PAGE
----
Remember, and think again.

Neoliberalism facilitated a rebirth of two of the Jim Crow flagship elements: race-based crime policies and economic exploitation.*

But with policy-making controlled by moneyed interests, how will we reverse these discriminatory policy trends?

With the convergence of racial, political, and economic unrest, now is the time to insist that political leaders face the truth about their use of neoliberal ideology in the policies they favored. Only then can this country move from protests to better policies — with fairness and equality as guides.

… there has been under neoliberalism a reworking of blacks’ relationship to the economy with disastrous results, particularly for working-class and poor blacks whose very bases for economic success—the public sector and manufacturing— were no longer vehicles for black economic survival, let alone for black economic growth and social mobility.*

A better America requires better leadership on social policies.

Black Politics & The Narrative

Some offer-up a rebirth of family stability as the solution to what ails us. But how does that happen when the prison industry sees human beings as potential revenue and “law and order” policies militarized police departments? Stability isn’t happening. Instead, destabilization has resulted.

And with the election of a black president, much of the country accepted that we were entering a post-racial era.*

If we entered a post-racial era, we weren’t there long. And because President Obama embraced neoliberalism, our nation’s policies —on crime, finance, education, housing, and the development of global monopolies— did not change enough to make progress towards the promise of equal opportunity in America.

The “pull yourself up by the boot-straps” mentality, once a Republican ideology, crossed the political aisle and infected black politics.

Obama’s solution has been to redirect attention to individual choices … According to Obama, government institutions are rarely the source of continuing racial inequalities.

Jay Z has characterized his trajectory as that of the consummate hustler who, through his own hard work, lifted himself out of poverty and into worldwide stardom.

The understanding of the American dream that Obama and Jay Z embrace is one where individuals are, by and large, the sole architects of their fate.

The post-racial narrative is persuasive because it plays to the desires of a citizenry with race fatigue—the large majority of white Americans are convinced that blacks have achieved racial equality …*

That narrative is a barrier to progress. But with the killing of George Floyd caught on tape, the nation saw once again how discrimination becomes deadly. What people can’t easily see is that it’s neoliberal policies throwing the fuel of frustration on the flames of protests.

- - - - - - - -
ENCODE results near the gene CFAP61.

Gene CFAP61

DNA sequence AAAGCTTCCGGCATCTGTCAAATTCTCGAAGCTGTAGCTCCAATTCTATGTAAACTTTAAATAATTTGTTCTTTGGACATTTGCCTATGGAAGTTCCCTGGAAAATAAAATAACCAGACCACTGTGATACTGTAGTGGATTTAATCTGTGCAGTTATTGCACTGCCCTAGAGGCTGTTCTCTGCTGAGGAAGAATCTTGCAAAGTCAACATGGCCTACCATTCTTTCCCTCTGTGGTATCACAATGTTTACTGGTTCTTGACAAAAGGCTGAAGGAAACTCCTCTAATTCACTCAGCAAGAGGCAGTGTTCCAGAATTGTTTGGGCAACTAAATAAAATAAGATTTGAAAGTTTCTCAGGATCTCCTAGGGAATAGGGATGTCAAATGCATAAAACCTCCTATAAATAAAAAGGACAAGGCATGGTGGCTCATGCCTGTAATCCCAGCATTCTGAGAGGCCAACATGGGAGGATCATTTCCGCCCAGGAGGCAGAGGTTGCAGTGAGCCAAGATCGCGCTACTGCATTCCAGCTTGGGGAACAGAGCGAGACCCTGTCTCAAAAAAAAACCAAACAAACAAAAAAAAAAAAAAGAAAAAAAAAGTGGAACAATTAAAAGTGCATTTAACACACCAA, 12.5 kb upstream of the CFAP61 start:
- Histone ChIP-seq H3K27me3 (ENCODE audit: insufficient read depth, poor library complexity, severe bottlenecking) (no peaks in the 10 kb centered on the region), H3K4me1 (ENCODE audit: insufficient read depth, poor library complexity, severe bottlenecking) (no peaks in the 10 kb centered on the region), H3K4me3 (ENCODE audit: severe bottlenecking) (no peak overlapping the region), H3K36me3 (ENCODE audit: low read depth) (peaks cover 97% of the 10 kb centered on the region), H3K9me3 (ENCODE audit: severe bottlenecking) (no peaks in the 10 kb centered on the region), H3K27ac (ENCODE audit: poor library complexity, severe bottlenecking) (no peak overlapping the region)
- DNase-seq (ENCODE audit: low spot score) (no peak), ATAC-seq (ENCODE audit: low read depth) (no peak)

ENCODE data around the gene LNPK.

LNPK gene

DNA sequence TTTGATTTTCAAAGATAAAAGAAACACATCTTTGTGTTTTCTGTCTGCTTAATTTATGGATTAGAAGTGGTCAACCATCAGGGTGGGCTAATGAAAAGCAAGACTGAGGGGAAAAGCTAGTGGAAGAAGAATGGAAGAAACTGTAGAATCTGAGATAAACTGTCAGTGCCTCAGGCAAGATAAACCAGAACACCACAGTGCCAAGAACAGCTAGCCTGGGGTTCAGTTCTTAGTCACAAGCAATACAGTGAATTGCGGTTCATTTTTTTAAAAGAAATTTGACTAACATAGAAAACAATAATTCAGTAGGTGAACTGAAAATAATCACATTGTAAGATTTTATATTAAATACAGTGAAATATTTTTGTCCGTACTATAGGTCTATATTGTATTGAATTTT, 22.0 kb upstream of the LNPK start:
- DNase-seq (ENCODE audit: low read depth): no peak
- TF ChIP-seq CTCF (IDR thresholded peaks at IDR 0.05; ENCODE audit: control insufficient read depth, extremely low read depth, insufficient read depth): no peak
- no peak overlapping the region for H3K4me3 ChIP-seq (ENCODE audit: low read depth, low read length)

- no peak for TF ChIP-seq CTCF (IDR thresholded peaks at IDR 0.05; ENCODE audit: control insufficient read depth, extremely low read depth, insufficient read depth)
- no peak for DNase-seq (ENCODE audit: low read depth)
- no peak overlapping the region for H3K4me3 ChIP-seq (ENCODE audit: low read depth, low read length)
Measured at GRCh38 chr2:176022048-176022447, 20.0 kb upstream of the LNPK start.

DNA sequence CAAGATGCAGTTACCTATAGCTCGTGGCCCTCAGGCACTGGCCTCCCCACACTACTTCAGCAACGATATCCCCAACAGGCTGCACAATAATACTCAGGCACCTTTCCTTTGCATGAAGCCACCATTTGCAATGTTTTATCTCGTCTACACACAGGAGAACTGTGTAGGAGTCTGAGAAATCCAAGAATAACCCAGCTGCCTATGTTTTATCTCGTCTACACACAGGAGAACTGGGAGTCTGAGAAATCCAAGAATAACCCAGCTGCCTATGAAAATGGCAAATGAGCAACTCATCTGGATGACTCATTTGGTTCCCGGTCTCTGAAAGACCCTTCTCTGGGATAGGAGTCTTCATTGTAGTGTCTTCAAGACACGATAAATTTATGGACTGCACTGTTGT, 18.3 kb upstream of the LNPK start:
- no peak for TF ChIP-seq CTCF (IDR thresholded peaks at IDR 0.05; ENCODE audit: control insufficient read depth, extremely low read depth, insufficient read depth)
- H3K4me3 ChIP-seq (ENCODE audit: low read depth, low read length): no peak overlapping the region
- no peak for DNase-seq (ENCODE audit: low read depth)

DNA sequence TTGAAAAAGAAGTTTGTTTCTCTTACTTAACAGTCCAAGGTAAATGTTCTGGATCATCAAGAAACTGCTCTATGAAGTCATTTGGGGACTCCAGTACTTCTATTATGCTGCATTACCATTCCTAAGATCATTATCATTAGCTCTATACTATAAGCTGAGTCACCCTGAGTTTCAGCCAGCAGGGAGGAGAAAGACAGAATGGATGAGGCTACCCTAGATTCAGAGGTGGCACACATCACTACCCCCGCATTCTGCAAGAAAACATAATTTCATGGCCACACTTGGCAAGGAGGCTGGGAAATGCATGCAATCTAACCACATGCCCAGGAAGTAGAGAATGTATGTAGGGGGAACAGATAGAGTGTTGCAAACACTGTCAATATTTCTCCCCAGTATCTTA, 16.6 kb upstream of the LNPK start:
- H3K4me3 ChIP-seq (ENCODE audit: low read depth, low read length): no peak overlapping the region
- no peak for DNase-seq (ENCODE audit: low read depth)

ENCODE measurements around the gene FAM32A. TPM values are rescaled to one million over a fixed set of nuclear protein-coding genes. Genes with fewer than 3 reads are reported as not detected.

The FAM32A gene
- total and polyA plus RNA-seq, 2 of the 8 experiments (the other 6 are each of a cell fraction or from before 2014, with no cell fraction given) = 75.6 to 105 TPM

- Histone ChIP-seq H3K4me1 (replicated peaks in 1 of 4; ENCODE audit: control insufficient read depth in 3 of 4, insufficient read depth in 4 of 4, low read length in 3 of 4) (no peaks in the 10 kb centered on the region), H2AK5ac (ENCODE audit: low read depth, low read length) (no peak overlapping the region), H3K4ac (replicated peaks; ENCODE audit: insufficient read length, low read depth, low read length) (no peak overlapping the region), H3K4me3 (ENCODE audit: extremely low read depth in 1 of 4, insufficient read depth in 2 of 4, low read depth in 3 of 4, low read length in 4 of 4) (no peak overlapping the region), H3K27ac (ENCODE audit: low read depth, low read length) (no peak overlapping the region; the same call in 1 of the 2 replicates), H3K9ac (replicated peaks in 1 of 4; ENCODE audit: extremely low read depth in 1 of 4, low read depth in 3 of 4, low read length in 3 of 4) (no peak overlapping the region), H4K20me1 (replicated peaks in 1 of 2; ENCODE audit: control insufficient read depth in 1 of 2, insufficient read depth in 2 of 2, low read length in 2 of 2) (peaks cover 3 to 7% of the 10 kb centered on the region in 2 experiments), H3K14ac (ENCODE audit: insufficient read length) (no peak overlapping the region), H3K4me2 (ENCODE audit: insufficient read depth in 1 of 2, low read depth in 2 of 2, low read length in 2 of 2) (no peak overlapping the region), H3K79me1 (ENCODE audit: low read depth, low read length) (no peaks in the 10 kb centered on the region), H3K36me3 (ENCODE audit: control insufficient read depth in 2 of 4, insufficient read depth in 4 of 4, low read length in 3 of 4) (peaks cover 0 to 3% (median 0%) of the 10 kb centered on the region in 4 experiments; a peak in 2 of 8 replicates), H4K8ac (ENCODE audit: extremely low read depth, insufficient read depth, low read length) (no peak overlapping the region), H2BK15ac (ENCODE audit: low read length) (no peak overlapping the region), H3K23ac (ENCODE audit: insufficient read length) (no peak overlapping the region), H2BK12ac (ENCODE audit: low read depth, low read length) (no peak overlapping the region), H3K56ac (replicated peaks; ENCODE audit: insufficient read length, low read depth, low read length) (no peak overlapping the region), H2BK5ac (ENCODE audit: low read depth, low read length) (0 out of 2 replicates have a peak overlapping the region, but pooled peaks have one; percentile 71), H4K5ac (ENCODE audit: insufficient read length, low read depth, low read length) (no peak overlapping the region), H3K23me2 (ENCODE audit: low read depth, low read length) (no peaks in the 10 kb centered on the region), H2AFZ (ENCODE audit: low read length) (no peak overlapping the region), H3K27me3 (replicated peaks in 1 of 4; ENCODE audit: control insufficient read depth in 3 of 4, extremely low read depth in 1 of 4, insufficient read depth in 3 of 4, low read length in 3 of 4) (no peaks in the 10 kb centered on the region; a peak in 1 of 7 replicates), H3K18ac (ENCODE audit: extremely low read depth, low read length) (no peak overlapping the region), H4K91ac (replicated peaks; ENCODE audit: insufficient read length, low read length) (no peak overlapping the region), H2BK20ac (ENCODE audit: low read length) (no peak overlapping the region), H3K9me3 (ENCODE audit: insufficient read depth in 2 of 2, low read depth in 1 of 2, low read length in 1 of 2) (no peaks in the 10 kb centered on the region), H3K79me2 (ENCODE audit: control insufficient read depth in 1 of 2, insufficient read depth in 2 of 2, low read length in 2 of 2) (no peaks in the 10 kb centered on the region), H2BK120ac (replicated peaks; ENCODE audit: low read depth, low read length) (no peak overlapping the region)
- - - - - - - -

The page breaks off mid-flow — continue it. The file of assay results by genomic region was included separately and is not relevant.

Civil Rights, Poverty & Economic Justice

Looking back at the Civil Rights Movement of the 60’s, it focused not only on blatantly obvious segregation but also on education, employment, and poverty. But in that era, policies changed to benefit the lower and middle-class. Now, the public must see how neoliberal values —competition, individualism, and wealth accumulation— replaced our national values of justice and fairness.

We became a nation of neoliberals!?! Yes? If so, then that explains why we quit addressing poverty through effective government policies. Most developed countries employ effective government solutions to address poverty. Why aren’t we?

“Where poverty is widespread, as most visibly demonstrated by the United States, there has been a failure to institutionalize equality.”

“Compared to other Western industrialized countries, the United States devotes far fewer resources to programs aimed at assisting the economically vulnerable.”

Source: Why is poverty higher in the U.S. than in other countries?

If we have accepted neoliberal values as our guide, then all that matters is our own monetary and material wealth. That mindset doesn’t allow us to consider that economic justice doesn’t mean taking anything from an individual. It only means setting rules that give everyone “a sufficient material foundation” — a fair shot, an opportunity.

Economic justice is a set of moral and ethical principles for building economic institutions, where the ultimate goal is to create an opportunity for each person to establish a sufficient material foundation upon which to have a dignified, productive, and creative life. (Investopedia)

Isn’t it time we replace neoliberal values with true American values?

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*Some quotes were altered to fit this format.